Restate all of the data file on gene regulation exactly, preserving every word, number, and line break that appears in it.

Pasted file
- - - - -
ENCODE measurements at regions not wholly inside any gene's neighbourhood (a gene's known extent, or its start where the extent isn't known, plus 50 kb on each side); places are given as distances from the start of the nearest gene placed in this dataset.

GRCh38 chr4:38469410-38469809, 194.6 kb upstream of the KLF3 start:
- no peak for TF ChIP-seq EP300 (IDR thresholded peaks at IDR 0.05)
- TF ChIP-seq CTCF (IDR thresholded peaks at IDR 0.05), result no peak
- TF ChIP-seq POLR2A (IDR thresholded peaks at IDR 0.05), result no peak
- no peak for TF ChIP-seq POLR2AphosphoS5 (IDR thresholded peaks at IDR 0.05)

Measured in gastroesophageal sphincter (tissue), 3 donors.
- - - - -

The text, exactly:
ENCODE measurements at regions not wholly inside any gene's neighbourhood (a gene's known extent, or its start where the extent isn't known, plus 50 kb on each side); places are given as distances from the start of the nearest gene placed in this dataset.

GRCh38 chr4:38469410-38469809, 194.6 kb upstream of the KLF3 start:
- no peak for TF ChIP-seq EP300 (IDR thresholded peaks at IDR 0.05)
- TF ChIP-seq CTCF (IDR thresholded peaks at IDR 0.05), result no peak
- TF ChIP-seq POLR2A (IDR thresholded peaks at IDR 0.05), result no peak
- no peak for TF ChIP-seq POLR2AphosphoS5 (IDR thresholded peaks at IDR 0.05)

Measured in gastroesophageal sphincter (tissue), 3 donors.